With more than 2,500 factories and hundreds of thousands of workers on the payroll, it’s no surprise that the West has become a major player in the global manufacturing sector.
But what is not widely known is that the manufacturing sector has long been a major driver of poverty and inequality in many parts of the world.
The West has long struggled to compete with emerging economies in developing economies, where it is often more successful at building products for a global market.
While the West’s manufacturing sector is still very important to the global economy, it has seen a rapid decline in global manufacturing jobs since the 1970s, according to data from the US Bureau of Labor Statistics.
This has led to a growing number of people working in the sector in emerging economies, with the US, Germany and Canada having the most manufacturing jobs per capita.
But in the past few years, the number of manufacturing jobs in developing countries has decreased to levels not seen since the 1990s.
This is due in part to the impact of China on the global supply chain, which has seen the Chinese economy become much more efficient.
This means that more manufacturing jobs are being created in emerging markets than in the West, according a new report by the World Bank.
According to the report, the global workforce participation rate for the developing countries is now 64 per cent, which is down from the 72 per cent rate seen in 2000.
However, the overall unemployment rate for developing countries was 20.4 per cent in 2016, which was still higher than in many Western countries.
For many developing countries, there is still a long way to go to improve their standard of living.
According the report’s data, the unemployment rate is lower than the rate in many countries, but still far above the average of 3 per cent for OECD countries.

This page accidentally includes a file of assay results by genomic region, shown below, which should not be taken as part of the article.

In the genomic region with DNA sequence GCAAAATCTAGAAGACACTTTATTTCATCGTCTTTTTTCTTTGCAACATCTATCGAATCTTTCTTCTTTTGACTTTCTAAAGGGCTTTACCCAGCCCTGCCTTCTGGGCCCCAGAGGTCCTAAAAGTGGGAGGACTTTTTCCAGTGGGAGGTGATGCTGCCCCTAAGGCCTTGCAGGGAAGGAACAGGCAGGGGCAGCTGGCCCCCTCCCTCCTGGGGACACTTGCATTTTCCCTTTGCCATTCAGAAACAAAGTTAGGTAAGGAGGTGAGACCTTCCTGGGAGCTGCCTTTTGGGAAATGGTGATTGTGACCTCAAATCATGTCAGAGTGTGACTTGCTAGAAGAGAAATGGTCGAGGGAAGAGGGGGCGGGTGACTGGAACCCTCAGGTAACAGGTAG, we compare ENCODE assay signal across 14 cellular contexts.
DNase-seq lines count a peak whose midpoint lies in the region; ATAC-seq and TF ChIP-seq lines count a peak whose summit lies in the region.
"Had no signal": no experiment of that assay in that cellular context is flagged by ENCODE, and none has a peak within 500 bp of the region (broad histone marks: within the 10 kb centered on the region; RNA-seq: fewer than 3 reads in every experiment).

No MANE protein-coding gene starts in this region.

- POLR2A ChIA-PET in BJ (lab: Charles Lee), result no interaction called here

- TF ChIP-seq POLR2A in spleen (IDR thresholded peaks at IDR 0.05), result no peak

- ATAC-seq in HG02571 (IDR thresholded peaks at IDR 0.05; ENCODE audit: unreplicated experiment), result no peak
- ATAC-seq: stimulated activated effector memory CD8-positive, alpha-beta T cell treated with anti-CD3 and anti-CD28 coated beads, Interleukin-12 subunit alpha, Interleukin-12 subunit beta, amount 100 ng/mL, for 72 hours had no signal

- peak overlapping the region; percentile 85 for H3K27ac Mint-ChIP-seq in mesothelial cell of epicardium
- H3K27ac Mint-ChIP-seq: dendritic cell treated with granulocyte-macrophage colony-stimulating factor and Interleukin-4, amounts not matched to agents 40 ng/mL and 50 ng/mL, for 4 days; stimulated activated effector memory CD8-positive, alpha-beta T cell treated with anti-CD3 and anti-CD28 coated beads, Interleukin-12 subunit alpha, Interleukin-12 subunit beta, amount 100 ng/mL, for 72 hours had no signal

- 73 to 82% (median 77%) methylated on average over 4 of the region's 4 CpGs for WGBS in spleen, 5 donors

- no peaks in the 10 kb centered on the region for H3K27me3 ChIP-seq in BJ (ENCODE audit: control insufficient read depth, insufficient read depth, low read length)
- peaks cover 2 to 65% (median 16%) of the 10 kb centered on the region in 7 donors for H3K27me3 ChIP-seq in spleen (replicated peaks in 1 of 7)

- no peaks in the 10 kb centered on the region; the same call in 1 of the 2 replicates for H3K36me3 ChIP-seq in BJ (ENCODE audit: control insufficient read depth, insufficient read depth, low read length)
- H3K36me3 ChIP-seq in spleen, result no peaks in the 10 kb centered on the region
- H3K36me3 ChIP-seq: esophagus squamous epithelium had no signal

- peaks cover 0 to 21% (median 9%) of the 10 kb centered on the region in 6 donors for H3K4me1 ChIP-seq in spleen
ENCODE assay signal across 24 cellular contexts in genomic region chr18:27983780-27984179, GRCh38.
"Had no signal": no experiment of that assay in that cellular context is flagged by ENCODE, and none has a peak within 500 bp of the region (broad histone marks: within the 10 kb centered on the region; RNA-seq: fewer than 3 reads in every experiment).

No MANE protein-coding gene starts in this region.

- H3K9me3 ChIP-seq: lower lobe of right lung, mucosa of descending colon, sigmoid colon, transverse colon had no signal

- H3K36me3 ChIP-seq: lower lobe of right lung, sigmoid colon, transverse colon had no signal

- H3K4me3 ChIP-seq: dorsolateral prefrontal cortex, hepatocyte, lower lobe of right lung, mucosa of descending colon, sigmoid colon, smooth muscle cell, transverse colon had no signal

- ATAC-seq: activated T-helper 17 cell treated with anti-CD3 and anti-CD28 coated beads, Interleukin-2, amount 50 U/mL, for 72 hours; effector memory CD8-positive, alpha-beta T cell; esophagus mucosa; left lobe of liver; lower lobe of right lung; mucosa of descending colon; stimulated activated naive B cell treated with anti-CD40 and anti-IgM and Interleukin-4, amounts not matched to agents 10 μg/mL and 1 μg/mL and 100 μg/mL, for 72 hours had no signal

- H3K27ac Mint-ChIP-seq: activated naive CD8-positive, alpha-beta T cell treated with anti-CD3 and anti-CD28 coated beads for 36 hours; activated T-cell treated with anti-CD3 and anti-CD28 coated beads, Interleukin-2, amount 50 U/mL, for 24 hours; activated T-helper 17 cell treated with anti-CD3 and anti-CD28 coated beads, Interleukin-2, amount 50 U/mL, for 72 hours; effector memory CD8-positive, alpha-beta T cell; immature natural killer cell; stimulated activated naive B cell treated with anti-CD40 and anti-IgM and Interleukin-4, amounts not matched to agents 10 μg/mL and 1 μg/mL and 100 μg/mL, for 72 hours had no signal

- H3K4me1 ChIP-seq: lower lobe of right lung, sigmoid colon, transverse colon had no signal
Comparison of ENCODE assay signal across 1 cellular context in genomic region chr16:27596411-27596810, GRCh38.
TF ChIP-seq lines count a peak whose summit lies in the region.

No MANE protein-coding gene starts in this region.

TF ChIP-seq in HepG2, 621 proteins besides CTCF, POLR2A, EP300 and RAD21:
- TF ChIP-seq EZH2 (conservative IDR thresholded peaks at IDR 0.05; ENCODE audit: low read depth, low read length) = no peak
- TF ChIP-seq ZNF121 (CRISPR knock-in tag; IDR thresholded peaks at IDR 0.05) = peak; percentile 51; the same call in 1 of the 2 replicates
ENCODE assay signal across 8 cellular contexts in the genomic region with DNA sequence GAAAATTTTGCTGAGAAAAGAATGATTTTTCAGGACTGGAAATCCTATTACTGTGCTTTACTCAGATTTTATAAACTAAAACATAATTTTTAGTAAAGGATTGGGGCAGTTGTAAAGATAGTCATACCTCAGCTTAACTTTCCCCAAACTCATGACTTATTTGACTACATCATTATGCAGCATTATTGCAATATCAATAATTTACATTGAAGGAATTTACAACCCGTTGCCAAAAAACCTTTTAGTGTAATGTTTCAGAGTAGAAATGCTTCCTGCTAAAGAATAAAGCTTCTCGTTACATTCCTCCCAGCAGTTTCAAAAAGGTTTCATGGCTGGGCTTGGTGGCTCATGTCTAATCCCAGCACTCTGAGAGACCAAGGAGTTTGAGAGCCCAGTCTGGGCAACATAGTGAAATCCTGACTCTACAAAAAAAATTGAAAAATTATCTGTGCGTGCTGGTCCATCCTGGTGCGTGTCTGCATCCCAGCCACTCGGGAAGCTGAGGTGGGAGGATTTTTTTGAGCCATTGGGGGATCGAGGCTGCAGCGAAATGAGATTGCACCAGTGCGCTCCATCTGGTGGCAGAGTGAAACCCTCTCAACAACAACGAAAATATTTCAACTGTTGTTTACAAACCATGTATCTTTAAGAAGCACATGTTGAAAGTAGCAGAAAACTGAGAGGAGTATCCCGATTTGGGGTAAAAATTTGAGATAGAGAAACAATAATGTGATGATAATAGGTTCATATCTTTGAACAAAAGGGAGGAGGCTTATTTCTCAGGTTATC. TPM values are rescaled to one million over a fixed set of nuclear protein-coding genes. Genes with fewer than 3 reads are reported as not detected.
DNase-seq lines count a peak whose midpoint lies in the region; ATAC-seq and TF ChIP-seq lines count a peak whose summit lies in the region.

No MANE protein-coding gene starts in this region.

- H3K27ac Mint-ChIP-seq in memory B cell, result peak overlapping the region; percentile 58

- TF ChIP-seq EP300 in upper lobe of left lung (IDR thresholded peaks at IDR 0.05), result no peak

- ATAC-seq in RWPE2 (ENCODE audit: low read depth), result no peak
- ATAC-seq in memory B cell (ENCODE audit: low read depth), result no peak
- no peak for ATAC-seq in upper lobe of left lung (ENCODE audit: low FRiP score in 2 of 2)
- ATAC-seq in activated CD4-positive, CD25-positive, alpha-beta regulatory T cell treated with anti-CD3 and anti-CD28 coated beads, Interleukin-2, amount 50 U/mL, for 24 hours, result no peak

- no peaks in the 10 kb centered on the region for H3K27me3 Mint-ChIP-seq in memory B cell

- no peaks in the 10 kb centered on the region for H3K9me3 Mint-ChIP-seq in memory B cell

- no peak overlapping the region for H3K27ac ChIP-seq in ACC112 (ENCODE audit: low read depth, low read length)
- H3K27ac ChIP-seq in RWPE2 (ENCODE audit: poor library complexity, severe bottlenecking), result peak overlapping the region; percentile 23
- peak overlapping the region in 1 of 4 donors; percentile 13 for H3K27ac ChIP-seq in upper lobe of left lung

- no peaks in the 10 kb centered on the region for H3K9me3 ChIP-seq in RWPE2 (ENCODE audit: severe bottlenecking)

Despite this, the US and other developed economies have seen a huge increase in their manufacturing sector in recent years.
This growth has been accompanied by an explosion in global demand for manufactured goods, according the report.
This demand is not just driven by the demand for consumer goods.
The US is now the world’s largest consumer of manufactured goods.
According one report by research group the World Institute for Economics and Peace, the demand in the US for manufactured products reached a record $1.1 trillion in 2016.
This number has since surpassed $2 trillion, which will make it the second largest economy in the world by far.
In the past, the West had to compete to attract the world-class manufacturing talent it needed, which meant many countries had to rely on the cheap labour of developing countries.
However as the global economic boom has spread and many countries have started to develop their economies, many of these countries have begun to export their manufacturing talent to the West.
This migration of manufacturing talent has seen wages in many developing nations fall.
In particular, the wages of factory workers have dropped dramatically in many emerging economies due to the migration of skilled workers from the West to these countries.
This also has a knock-on effect on wages for low-skilled workers in the developing world, according The New York Times.
For example, a recent study from the McKinsey Global Institute found that the average wage of a low-paid factory worker in China fell by 25 per cent between 2010 and 2016, while the average wages of a factory worker from India fell by 43 per cent.
In 2016, China had the third largest manufacturing sector, but only the second biggest export market for Western manufactured goods and goods from other developed countries.
In other words, while Western manufacturers are now looking to the US to compete in the international manufacturing market, it is becoming increasingly difficult for the West in many ways to compete on a level playing field with the developing economies.